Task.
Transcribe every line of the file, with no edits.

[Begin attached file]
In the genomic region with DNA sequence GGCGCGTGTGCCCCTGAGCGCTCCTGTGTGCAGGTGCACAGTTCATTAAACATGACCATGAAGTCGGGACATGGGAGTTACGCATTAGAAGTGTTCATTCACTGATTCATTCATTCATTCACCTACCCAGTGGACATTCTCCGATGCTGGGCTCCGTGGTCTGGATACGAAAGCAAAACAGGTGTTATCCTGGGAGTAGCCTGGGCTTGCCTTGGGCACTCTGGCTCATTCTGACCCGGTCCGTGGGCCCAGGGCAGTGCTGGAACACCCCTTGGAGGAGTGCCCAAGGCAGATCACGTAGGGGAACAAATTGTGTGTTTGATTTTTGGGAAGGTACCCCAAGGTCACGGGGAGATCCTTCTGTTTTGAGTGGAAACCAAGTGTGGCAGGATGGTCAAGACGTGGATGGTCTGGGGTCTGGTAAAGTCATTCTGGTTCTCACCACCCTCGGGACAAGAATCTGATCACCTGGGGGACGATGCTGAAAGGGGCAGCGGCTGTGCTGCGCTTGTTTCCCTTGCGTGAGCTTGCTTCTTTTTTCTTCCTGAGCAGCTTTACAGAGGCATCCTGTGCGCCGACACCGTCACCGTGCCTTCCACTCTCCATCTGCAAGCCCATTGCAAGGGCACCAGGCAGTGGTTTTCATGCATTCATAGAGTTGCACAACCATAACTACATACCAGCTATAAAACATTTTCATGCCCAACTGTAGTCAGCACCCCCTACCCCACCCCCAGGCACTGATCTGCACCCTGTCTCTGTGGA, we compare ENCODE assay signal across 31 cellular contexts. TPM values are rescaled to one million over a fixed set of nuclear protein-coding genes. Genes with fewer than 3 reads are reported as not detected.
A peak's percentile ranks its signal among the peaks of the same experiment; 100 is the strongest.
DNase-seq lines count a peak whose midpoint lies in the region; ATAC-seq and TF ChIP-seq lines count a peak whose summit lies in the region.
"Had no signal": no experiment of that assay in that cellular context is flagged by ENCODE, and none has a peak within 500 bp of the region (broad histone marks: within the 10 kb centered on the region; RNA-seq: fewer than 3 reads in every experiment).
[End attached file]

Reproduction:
In the genomic region with DNA sequence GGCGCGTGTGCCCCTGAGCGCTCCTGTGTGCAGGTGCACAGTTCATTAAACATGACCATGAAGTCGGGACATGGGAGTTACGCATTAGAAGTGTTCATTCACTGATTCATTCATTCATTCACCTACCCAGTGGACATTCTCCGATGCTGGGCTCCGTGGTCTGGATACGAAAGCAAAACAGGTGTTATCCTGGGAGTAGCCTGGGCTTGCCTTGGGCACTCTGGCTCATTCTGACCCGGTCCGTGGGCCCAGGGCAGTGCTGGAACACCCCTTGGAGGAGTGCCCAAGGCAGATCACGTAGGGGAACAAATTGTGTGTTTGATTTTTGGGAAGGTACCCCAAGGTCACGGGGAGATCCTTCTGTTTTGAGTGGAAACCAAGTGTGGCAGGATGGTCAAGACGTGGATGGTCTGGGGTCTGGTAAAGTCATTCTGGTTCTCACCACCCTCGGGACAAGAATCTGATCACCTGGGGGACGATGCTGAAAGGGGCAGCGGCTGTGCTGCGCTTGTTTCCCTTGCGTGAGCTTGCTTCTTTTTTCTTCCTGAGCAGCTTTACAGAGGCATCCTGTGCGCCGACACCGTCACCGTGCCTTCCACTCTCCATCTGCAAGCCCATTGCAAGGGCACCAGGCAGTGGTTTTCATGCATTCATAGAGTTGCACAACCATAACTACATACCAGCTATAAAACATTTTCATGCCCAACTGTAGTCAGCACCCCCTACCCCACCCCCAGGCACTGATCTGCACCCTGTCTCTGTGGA, we compare ENCODE assay signal across 31 cellular contexts. TPM values are rescaled to one million over a fixed set of nuclear protein-coding genes. Genes with fewer than 3 reads are reported as not detected.
A peak's percentile ranks its signal among the peaks of the same experiment; 100 is the strongest.
DNase-seq lines count a peak whose midpoint lies in the region; ATAC-seq and TF ChIP-seq lines count a peak whose summit lies in the region.
"Had no signal": no experiment of that assay in that cellular context is flagged by ENCODE, and none has a peak within 500 bp of the region (broad histone marks: within the 10 kb centered on the region; RNA-seq: fewer than 3 reads in every experiment).